To call Peter Kinder the godfather of the dominant Missouri Republican Party of 2016 might be stretching it.
But not by much.
Kinder, the state’s three-term lieutenant governor, is preparing to leave office next month after a consequential 24-year run in state politics that ranged from moments of historic triumph to personal heartache and embarrassment.
In 2001, he became the first Republican to lead the state Senate in more than a half-century. In 2011, his alleged ties to a former Penthouse Pet came to light and undercut his standing as the early frontrunner for the 2012 GOP gubernatorial nomination.
This year, he finished third in a four-way nomination race for governor after again ranking as frontrunner for much of 2015.
Let’s be clear, though. Kinder’s legacy arguably will be as long-lasting and significant as that of anyone who’s walked out of Jeff City in recent years. He helped form the dominant Republican Party of today. In 2017, Republicans will control five of six statewide offices and towering, veto-proof majorities in the House and Senate.
Donald Trump had a lot to do with that. But Trump’s coattails wouldn’t have mattered if Kinder hadn’t cultivated the conservative garden years earlier.
It wasn’t that way when Kinder took office in 1993 as a right-wing flamethrower from Cape Girardeau. Back then, Kinder battled Democrats who were almost as strong as Republicans are today. Kinder fought ’em on abortion, and he fought ’em on guns. In 1997, on the final day of the session, he helped defeat one of Democratic Gov. Mel Carnahan’s signature initiatives, a pooled health insurance program for children making coverage available at cut rates.
Kinder said he smelled another run at national health care and lashed out at Carnahan that day: “We’re being lied to about this at the very highest level.”
Said Carnahan, bitterly, “It’s a shame what they did to Kids’ Care.”
But Kinder was in the vanguard of a new, conservative Republican wave. A buddy of Rush Limbaugh’s from their boyhoods in Cape Girardeau, Kinder was persistent and unrelenting. He never seemed to go away.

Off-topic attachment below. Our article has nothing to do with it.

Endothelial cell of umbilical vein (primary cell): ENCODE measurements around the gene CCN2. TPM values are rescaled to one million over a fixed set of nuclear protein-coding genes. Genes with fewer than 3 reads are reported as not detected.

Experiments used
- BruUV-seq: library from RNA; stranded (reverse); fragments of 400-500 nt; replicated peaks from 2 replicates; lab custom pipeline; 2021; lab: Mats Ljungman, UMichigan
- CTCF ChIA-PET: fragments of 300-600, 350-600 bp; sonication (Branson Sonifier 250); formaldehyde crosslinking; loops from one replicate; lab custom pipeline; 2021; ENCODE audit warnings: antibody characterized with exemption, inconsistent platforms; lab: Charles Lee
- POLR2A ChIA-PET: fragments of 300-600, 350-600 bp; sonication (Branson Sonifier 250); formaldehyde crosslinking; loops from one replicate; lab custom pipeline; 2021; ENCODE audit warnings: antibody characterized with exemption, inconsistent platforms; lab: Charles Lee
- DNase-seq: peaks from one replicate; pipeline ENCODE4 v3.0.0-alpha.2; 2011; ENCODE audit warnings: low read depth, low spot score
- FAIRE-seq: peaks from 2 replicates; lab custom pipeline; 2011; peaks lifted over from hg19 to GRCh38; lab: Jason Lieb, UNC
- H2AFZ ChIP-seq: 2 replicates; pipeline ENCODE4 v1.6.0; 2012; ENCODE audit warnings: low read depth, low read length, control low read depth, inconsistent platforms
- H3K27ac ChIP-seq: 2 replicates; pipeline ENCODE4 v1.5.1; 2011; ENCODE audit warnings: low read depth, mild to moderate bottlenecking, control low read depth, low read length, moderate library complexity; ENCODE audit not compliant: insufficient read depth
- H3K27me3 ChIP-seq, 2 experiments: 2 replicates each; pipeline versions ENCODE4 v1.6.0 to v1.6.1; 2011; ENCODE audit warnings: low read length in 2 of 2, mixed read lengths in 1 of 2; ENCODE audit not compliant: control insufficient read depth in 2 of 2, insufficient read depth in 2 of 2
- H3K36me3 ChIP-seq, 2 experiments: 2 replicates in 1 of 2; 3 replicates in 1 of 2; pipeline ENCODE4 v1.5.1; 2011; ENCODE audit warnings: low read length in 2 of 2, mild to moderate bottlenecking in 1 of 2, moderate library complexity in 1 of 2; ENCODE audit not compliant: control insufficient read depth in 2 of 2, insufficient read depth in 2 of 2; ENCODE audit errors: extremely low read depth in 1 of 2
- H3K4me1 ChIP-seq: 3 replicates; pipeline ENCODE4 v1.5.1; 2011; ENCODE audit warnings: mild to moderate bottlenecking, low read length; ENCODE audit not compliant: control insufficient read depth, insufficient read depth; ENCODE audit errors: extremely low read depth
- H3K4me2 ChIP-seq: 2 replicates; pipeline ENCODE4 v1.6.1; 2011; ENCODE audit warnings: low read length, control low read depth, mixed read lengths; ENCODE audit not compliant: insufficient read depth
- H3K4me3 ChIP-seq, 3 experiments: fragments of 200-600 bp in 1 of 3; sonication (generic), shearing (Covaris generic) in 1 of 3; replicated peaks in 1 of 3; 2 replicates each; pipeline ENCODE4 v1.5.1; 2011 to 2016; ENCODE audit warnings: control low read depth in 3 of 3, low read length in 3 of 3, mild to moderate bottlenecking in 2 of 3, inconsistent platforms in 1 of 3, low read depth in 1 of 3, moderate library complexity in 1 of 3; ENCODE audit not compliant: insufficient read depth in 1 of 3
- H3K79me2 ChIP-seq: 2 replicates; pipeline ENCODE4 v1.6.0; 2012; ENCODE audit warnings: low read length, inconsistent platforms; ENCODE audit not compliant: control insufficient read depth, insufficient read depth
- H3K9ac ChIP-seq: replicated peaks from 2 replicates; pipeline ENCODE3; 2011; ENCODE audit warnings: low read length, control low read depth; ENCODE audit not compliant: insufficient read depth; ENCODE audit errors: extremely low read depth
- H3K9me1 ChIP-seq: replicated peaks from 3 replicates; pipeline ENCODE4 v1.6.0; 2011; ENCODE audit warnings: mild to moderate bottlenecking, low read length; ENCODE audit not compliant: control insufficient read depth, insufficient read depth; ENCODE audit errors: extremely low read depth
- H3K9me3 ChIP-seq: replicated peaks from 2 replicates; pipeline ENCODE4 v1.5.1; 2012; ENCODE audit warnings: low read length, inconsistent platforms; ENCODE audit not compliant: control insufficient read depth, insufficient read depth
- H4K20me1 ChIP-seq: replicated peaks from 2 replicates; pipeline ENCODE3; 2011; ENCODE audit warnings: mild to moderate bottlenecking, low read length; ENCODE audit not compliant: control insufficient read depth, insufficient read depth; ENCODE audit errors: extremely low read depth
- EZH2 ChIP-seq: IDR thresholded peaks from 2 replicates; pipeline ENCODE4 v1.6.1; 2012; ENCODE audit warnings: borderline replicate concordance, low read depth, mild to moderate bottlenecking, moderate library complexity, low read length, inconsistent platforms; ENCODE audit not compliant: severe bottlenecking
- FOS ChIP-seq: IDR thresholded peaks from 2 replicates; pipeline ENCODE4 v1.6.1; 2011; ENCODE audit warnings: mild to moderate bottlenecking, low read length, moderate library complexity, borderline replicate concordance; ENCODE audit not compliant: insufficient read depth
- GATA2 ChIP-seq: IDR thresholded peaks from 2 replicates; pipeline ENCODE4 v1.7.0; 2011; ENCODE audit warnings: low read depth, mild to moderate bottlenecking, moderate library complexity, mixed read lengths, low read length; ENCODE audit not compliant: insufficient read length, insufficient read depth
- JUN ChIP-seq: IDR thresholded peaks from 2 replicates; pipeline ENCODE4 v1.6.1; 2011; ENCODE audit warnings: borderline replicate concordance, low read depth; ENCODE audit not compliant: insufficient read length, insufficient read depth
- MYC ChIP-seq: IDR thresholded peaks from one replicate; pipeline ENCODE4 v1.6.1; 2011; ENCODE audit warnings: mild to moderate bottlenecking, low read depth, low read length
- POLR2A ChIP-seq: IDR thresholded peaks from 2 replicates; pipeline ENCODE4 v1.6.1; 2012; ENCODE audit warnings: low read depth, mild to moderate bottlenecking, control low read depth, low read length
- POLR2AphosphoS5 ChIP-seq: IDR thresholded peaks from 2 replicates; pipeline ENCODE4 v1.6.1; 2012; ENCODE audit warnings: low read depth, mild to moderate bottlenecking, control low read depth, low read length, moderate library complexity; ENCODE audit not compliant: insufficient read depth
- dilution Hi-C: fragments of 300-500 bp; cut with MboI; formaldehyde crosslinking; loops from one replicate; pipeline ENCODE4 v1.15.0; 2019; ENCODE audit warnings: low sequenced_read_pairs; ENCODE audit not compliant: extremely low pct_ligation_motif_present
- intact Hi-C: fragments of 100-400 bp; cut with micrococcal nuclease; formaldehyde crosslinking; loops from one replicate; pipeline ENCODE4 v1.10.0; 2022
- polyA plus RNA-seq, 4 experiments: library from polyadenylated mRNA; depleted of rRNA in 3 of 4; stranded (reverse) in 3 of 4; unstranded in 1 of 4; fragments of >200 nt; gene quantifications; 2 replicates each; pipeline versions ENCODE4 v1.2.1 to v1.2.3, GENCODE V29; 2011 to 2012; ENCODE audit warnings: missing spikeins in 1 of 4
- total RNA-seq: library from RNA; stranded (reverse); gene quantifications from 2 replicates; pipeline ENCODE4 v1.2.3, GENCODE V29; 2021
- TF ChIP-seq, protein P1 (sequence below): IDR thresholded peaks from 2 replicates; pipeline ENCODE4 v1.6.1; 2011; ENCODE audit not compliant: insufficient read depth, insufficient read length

Senate Republicans didn’t make much progress when it came to adding seats until 1998 when the tide began turning. Two years later, a bitter fight over partial-birth abortion fueled GOP passions, and the party left the 2000 election with a 16-15 state Senate plurality, with three seats open. An outright majority came just weeks later in a series of special elections, including an upset win in northeast Missouri.
Kinder’s contribution to those efforts included nonstop travel, intense fundraising and a call for TV ads to begin the day after Christmas in that northeast Missouri race. That caught Democrats by surprise.
The Senate majority the GOP claimed was its first in 53 years.
A House GOP majority followed not long afterward. And despite predictions that Democrats would soon bounce back, Kinder and his Republicans only grew their advantage.
“It was my dream from boyhood on to help build Republican majorities in our state and turn our state red,” Kinder told me.
Whether another Republican leader would have led to the same result, we’ll never know. “What we do know for sure is Peter Kinder came along at a historically significant time,” Missouri GOP chairman John Hancock said. “As he ascended, the party that he represented ascended behind him.”
As a statewide candidate, Kinder kept the GOP flag flying even in big Democratic years, such as 2008 and 2012, when Republicans in Missouri suffered devastating statewide defeats. But Kinder survived, in part, because he cultivated strong ties in the Democratic stronghold of St. Louis.
These days, when Kinder speaks to groups, he trots out maps of Missouri’s House and Senate in 1992 and again today. The early maps are speckled blue and red. The new maps are almost solid red. It’s an astonishing change — a result, Kinder says, of a lot of hard work and of Missouri finally moving past bitterness that dates all the way to the Civil War.
You can measure Peter Kinder by the fact that he never became governor, that he served three terms in a largely ceremonial, second-banana position. You can point to the controversies and a personal awkwardness that sometimes bewildered reporters, voters and fellow Republicans.
But there’s no getting around it. He did a lot to paint his state red, and flipping it back to blue may not happen for decades.